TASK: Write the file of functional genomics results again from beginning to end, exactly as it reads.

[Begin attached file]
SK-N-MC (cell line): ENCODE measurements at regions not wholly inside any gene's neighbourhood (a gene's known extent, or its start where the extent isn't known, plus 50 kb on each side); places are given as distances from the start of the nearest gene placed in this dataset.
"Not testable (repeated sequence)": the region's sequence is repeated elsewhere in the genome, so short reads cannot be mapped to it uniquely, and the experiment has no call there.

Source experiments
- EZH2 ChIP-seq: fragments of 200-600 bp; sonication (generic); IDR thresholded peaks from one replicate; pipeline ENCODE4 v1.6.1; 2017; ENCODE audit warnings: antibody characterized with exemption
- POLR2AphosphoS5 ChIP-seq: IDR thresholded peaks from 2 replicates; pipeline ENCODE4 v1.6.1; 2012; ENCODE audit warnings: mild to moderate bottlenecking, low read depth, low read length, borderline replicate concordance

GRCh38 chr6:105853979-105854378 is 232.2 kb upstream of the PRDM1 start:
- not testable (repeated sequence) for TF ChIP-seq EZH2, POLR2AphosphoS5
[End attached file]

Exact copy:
SK-N-MC (cell line): ENCODE measurements at regions not wholly inside any gene's neighbourhood (a gene's known extent, or its start where the extent isn't known, plus 50 kb on each side); places are given as distances from the start of the nearest gene placed in this dataset.
"Not testable (repeated sequence)": the region's sequence is repeated elsewhere in the genome, so short reads cannot be mapped to it uniquely, and the experiment has no call there.

Source experiments
- EZH2 ChIP-seq: fragments of 200-600 bp; sonication (generic); IDR thresholded peaks from one replicate; pipeline ENCODE4 v1.6.1; 2017; ENCODE audit warnings: antibody characterized with exemption
- POLR2AphosphoS5 ChIP-seq: IDR thresholded peaks from 2 replicates; pipeline ENCODE4 v1.6.1; 2012; ENCODE audit warnings: mild to moderate bottlenecking, low read depth, low read length, borderline replicate concordance

GRCh38 chr6:105853979-105854378 is 232.2 kb upstream of the PRDM1 start:
- not testable (repeated sequence) for TF ChIP-seq EZH2, POLR2AphosphoS5